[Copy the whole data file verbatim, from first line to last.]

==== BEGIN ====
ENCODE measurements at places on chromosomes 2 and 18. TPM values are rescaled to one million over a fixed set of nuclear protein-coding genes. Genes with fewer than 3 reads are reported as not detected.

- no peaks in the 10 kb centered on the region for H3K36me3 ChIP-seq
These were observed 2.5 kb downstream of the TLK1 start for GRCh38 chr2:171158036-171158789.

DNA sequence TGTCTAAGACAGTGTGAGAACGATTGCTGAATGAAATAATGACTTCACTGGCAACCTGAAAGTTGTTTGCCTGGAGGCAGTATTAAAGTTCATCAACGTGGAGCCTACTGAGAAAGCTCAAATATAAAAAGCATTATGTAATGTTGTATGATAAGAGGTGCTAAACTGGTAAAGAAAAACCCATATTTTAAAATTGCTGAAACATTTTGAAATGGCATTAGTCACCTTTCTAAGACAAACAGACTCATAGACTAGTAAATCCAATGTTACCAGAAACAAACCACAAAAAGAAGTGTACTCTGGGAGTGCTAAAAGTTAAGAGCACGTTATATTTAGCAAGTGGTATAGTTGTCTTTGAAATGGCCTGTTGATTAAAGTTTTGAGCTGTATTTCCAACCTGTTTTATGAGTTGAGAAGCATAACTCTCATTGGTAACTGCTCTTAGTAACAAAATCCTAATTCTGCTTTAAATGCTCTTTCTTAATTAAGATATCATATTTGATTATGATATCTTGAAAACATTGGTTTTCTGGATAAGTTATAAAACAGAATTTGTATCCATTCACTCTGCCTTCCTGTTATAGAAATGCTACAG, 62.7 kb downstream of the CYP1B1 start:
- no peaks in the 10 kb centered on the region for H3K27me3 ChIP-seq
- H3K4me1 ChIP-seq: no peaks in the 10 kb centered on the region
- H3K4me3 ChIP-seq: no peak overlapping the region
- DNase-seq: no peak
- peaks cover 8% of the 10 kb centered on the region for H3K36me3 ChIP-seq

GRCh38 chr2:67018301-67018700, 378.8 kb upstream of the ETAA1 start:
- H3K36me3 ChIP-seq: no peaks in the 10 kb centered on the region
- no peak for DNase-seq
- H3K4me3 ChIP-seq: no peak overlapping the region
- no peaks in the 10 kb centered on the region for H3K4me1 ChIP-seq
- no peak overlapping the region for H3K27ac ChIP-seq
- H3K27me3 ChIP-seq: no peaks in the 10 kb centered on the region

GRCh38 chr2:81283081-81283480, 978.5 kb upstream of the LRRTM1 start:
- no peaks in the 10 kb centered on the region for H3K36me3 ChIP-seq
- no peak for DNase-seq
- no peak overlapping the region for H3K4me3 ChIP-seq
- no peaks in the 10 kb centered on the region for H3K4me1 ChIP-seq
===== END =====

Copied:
ENCODE measurements at places on chromosomes 2 and 18. TPM values are rescaled to one million over a fixed set of nuclear protein-coding genes. Genes with fewer than 3 reads are reported as not detected.

- no peaks in the 10 kb centered on the region for H3K36me3 ChIP-seq
These were observed 2.5 kb downstream of the TLK1 start for GRCh38 chr2:171158036-171158789.

DNA sequence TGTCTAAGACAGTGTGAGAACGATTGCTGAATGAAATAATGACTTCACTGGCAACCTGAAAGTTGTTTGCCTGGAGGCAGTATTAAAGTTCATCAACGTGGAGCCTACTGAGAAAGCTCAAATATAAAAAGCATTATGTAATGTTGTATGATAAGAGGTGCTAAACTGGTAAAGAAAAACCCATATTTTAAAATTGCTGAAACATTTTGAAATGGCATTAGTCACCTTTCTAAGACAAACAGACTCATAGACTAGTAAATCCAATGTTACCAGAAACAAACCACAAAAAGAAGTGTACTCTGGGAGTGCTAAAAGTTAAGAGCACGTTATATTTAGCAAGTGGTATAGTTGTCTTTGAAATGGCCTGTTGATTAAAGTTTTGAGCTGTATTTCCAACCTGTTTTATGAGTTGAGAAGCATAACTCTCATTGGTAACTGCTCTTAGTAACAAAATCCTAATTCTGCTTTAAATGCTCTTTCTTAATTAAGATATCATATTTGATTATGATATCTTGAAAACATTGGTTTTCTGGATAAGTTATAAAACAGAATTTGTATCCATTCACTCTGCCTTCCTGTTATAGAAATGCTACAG, 62.7 kb downstream of the CYP1B1 start:
- no peaks in the 10 kb centered on the region for H3K27me3 ChIP-seq
- H3K4me1 ChIP-seq: no peaks in the 10 kb centered on the region
- H3K4me3 ChIP-seq: no peak overlapping the region
- DNase-seq: no peak
- peaks cover 8% of the 10 kb centered on the region for H3K36me3 ChIP-seq

GRCh38 chr2:67018301-67018700, 378.8 kb upstream of the ETAA1 start:
- H3K36me3 ChIP-seq: no peaks in the 10 kb centered on the region
- no peak for DNase-seq
- H3K4me3 ChIP-seq: no peak overlapping the region
- no peaks in the 10 kb centered on the region for H3K4me1 ChIP-seq
- no peak overlapping the region for H3K27ac ChIP-seq
- H3K27me3 ChIP-seq: no peaks in the 10 kb centered on the region

GRCh38 chr2:81283081-81283480, 978.5 kb upstream of the LRRTM1 start:
- no peaks in the 10 kb centered on the region for H3K36me3 ChIP-seq
- no peak for DNase-seq
- no peak overlapping the region for H3K4me3 ChIP-seq
- no peaks in the 10 kb centered on the region for H3K4me1 ChIP-seq